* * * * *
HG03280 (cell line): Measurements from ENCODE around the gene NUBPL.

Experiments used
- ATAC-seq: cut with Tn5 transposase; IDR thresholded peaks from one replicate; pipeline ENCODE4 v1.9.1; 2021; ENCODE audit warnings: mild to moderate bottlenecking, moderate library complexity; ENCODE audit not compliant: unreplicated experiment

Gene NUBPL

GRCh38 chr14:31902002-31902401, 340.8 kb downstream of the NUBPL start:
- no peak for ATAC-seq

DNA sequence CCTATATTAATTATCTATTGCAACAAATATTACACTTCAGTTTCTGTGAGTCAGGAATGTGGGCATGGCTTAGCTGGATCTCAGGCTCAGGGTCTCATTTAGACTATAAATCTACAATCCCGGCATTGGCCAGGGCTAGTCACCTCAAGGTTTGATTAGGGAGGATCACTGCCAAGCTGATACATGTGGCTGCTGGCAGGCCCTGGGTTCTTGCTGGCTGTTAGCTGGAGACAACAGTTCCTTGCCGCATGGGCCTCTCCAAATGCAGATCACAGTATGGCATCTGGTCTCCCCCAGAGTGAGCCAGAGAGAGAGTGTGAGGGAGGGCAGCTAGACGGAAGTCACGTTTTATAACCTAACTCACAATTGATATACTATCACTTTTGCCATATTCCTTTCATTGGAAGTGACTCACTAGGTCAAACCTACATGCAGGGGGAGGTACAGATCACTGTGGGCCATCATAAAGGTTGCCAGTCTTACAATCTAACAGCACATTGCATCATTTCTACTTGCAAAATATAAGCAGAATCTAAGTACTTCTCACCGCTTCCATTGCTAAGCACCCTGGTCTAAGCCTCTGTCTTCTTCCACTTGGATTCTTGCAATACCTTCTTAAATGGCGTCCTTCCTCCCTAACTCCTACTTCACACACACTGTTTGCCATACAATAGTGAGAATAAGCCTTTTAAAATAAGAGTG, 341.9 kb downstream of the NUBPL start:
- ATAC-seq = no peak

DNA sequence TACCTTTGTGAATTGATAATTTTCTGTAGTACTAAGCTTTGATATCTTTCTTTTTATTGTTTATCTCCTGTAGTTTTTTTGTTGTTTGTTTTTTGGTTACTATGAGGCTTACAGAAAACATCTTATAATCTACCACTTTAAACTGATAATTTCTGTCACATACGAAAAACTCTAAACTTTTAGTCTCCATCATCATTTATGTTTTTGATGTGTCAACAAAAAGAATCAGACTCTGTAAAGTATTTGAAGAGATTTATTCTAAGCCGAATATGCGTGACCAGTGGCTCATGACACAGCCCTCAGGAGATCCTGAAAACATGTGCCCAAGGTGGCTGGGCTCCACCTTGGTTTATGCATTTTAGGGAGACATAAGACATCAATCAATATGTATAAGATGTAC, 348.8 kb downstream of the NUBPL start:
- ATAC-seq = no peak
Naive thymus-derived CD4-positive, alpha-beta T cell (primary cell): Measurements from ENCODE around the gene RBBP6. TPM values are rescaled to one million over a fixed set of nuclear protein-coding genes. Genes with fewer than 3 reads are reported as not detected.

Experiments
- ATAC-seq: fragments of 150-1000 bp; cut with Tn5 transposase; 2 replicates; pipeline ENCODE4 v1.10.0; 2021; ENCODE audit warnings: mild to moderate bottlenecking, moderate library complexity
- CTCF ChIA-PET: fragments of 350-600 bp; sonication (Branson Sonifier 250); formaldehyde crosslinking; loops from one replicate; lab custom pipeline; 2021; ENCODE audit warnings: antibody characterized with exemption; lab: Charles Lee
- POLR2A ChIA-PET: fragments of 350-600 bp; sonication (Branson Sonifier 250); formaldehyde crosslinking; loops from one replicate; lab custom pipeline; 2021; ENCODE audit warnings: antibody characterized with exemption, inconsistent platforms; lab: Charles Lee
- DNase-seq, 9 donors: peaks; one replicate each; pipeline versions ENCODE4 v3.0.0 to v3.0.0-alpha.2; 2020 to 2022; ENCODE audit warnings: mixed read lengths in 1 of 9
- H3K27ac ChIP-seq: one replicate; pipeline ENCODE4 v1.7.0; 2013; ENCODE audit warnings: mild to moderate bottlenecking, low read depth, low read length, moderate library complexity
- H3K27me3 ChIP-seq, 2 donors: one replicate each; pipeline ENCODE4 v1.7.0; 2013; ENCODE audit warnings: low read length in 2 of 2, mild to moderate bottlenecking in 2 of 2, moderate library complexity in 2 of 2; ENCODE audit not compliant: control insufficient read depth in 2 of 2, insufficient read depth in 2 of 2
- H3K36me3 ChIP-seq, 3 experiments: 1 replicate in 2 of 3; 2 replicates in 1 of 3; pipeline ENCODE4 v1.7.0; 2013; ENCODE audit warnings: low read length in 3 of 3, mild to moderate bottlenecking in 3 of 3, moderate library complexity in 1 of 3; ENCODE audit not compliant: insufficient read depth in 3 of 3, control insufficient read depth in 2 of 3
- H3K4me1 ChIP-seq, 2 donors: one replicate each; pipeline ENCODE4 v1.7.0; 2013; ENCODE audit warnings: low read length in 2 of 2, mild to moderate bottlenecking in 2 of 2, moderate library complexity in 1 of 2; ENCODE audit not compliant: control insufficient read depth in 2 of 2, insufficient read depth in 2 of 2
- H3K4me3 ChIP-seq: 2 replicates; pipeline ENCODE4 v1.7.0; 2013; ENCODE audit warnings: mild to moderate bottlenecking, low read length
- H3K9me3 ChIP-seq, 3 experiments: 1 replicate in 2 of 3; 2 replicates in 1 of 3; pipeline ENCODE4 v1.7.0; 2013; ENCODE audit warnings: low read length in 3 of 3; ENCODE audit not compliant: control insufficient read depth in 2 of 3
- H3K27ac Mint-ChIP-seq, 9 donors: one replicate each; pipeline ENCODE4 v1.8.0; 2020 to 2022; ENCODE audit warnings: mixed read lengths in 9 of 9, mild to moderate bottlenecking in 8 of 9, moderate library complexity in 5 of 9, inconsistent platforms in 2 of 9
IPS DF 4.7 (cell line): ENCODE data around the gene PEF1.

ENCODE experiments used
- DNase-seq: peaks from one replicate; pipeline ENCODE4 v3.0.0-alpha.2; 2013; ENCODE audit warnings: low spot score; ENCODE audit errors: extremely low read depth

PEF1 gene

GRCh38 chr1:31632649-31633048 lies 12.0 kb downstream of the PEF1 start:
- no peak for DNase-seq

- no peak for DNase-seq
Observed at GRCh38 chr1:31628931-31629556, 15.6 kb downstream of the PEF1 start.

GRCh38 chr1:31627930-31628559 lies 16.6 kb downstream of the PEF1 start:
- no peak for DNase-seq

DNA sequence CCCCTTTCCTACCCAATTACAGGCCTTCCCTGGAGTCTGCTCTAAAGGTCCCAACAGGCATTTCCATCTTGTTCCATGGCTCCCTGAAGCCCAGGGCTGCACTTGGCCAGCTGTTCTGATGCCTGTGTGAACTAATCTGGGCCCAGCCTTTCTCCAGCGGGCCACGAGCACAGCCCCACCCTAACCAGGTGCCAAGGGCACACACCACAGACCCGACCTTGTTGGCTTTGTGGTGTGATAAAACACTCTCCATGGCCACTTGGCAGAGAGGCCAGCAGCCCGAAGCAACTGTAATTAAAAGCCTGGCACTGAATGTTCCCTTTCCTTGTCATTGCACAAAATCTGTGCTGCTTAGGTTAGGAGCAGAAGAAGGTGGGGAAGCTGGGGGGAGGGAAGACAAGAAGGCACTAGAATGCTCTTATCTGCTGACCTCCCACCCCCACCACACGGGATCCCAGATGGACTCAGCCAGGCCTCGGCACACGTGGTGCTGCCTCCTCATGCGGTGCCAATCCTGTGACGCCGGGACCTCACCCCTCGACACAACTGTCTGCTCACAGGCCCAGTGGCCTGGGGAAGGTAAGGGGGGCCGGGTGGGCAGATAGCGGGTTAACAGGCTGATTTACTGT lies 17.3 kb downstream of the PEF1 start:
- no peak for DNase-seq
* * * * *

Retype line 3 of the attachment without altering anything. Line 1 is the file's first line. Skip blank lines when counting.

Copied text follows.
- ATAC-seq: cut with Tn5 transposase; IDR thresholded peaks from one replicate; pipeline ENCODE4 v1.9.1; 2021; ENCODE audit warnings: mild to moderate bottlenecking, moderate library complexity; ENCODE audit not compliant: unreplicated experiment